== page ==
cigarette pack Questioning old people,
especially grandparents.
cigarette pack

I'm used to tobacco control commissioning research papers to suit their purposes. They get tame professors in universities to do the dirty work and, by using their name, add credibility for what is always a foregone conclusion - for a fee, usually a substantial one.

I can understand the dynamics behind this sort of relationship. Academia's a tough one and for bottom feeders with little or no ambition, it makes sense to boost your finances by accepting a tobacco control grant to produce what's required, even if you've got to forgo scruples, professionalism and integrity

However there were a couple of howlers made by so called academics that I feel deserve closer inspection.

Why does the human race have grandparents (or more specifically Grandmothers)?

Here we have a lecturer at Edinburgh University who manages to put together a research team to investigate why no one has been able to give a definitive answer to why we seem to be genetically programmed to live past our reproductive years. And discovered... they still can't answer their own question (01)!

Men are still reproductive until very late on in age, but they don't seem to matter that much to the research team; it's women that baffle them.

I'd love to give them a hint. All he and his team needs do is walk round to any zoo and they'll see stacks of animals that live well past their reproductive years. Give them shelter, freedom from predation, a balanced diet that they don't have to work for, medical intervention where appropriate - and they'll find virtually every species of mammal lives well on into old age. And they too suffer from the same ailments as humans do; knackered joints, dicky hearts, blindness, cancers and so on.

Take any one aspect of that away, such as you might find after a flood or war and the older animals are unable to compete or fend for themselves. Same with us humans - and those who need regular medication are the first to die.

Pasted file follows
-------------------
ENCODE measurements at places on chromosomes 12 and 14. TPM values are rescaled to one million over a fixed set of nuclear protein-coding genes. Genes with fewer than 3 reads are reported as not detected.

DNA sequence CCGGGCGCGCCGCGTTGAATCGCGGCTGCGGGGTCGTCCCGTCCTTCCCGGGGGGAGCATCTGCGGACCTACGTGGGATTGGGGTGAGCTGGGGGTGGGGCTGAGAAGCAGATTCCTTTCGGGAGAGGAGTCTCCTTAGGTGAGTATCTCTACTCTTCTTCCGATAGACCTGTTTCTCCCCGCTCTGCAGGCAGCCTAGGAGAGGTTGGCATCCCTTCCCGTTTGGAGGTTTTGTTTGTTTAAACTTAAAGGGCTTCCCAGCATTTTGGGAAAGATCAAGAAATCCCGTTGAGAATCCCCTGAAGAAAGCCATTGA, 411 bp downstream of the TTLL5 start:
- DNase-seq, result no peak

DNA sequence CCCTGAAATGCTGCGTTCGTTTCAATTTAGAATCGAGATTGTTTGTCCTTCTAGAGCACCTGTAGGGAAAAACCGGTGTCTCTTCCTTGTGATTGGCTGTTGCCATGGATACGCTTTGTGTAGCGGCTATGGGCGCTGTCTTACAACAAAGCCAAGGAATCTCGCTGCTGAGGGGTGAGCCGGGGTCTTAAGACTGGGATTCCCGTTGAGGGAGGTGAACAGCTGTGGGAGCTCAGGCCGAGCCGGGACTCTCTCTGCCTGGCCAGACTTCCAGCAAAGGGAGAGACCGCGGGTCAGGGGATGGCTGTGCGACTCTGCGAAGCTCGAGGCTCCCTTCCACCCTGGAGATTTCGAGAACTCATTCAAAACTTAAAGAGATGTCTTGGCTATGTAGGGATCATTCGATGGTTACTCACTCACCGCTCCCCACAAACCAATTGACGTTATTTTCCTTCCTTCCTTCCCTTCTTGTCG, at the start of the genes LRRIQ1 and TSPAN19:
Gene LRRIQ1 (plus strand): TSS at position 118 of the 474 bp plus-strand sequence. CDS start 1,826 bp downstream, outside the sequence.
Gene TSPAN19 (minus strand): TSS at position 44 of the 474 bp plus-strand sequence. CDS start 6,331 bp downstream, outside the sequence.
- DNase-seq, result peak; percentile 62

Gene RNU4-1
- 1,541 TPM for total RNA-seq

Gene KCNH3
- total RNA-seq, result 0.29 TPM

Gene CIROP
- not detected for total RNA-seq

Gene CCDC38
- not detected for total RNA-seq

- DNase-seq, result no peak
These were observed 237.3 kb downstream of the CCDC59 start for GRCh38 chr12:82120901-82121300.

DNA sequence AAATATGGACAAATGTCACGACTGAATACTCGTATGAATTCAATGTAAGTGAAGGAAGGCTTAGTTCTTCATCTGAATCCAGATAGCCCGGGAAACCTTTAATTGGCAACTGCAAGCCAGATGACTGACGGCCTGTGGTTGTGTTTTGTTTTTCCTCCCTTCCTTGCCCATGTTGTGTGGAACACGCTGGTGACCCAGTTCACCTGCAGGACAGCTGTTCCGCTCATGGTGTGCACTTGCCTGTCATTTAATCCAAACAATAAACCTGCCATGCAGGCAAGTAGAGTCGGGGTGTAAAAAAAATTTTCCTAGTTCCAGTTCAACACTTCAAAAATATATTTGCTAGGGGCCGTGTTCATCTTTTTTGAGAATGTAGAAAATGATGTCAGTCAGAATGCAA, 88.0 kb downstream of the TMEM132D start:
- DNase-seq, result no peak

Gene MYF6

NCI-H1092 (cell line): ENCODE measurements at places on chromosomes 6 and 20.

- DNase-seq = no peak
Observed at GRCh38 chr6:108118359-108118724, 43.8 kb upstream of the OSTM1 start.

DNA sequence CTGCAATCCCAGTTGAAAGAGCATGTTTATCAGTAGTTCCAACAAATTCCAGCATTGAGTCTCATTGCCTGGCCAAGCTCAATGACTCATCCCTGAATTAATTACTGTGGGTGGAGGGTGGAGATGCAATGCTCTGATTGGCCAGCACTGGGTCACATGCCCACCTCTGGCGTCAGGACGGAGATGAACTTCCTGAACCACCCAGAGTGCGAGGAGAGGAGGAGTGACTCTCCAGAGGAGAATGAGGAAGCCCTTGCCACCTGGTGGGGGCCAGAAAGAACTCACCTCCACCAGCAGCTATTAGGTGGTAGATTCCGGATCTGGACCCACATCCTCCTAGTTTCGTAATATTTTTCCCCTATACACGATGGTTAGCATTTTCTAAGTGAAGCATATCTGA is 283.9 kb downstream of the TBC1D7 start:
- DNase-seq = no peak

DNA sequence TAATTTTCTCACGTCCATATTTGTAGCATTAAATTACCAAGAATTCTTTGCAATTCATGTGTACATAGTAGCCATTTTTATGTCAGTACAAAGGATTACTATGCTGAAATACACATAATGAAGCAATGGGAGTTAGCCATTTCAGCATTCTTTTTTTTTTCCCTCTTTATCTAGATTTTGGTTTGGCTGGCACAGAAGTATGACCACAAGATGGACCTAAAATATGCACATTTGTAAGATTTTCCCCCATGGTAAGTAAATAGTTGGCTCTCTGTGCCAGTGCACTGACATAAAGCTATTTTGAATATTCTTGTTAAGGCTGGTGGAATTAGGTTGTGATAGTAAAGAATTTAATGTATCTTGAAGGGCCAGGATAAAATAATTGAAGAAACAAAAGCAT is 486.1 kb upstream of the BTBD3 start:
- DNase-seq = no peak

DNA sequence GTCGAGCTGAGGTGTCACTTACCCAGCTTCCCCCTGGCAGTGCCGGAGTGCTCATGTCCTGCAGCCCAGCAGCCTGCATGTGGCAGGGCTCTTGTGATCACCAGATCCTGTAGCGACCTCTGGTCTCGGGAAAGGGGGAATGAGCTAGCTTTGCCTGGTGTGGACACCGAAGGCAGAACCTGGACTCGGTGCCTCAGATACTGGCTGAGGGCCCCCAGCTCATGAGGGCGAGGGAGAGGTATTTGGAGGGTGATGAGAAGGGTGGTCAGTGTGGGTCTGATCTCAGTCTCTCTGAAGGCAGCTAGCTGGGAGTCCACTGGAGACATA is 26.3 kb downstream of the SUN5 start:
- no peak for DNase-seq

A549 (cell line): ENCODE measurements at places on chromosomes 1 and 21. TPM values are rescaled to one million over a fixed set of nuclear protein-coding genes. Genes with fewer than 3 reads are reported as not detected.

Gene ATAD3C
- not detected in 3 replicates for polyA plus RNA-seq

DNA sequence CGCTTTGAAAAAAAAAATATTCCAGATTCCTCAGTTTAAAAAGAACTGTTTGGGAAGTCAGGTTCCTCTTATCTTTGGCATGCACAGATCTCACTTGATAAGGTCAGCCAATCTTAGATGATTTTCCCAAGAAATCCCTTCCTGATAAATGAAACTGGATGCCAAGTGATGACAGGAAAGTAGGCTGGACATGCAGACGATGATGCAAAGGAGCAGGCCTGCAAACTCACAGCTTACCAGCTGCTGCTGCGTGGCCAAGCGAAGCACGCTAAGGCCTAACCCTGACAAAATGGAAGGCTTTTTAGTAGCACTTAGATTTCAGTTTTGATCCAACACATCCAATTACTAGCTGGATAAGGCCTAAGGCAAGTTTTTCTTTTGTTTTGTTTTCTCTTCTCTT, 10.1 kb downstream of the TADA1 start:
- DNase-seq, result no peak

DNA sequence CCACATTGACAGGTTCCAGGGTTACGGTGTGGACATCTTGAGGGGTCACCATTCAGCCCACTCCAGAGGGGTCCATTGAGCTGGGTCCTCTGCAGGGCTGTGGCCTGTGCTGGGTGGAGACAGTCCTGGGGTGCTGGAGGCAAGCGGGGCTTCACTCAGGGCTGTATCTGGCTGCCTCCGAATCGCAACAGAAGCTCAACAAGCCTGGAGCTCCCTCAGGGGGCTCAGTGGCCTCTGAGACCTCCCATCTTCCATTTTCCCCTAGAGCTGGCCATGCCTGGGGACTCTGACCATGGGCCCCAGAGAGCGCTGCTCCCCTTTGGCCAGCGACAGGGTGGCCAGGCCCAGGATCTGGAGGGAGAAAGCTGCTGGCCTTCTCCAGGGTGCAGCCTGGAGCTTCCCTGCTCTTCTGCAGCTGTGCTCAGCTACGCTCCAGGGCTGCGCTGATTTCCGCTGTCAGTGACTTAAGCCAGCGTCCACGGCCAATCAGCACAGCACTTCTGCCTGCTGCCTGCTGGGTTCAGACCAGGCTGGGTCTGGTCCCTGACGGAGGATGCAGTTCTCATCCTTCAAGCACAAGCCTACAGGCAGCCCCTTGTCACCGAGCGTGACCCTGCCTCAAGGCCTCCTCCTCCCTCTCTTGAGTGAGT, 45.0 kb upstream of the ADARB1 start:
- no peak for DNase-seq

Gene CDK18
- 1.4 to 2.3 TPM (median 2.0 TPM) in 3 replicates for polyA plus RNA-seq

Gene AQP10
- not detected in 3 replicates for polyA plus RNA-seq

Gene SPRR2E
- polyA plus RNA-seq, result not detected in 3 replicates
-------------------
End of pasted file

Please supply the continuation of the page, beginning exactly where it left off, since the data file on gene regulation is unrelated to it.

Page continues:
Many of us know of dogs, cats and other domestic pets that carry on well past any age their wild counterparts might hope to achieve (and way past their reproductive years) so perhaps the author, Dr Jacob Moorad, has no experience of this.

It ain't rocket science. We have grandparents because we're prepared to provide these things for them. And we've done this from antiquity, as a team of archaeologists discovered when excavating prehistoric burials. The team found the skull of an old female who had lost her teeth many years before she died. The archaeologists concluded she'd been able to live because someone had gone to the trouble of pre-chewing her food. Not as odd as one might imagine; even to this day in some primitive societies, mothers pre-chew solid food for their infants.

So it's really down to compassion for grandparents as well as our wish to have them around and an understanding that age is a fate that will befall all of us that's led to so many humans living well past their reproductive years. It's got sod-all to do with genes.

Unfortunately compassion's not a word used a lot in our increasingly agenda driven society, as we saw when it came to Anna Raccoon (02) where they denied a dying old lady a vaping device.

So the message is you'll be cared for only if you stick to very close relatives. To health care professionals you're just another number and to Dr. Moorad you're a means to get a research paper published.



Grandparents pose a serious health risk to grandchildren.

Once again it's a Scottish "study", carried out by the University of Glasgow's Public Health Sciences Unit.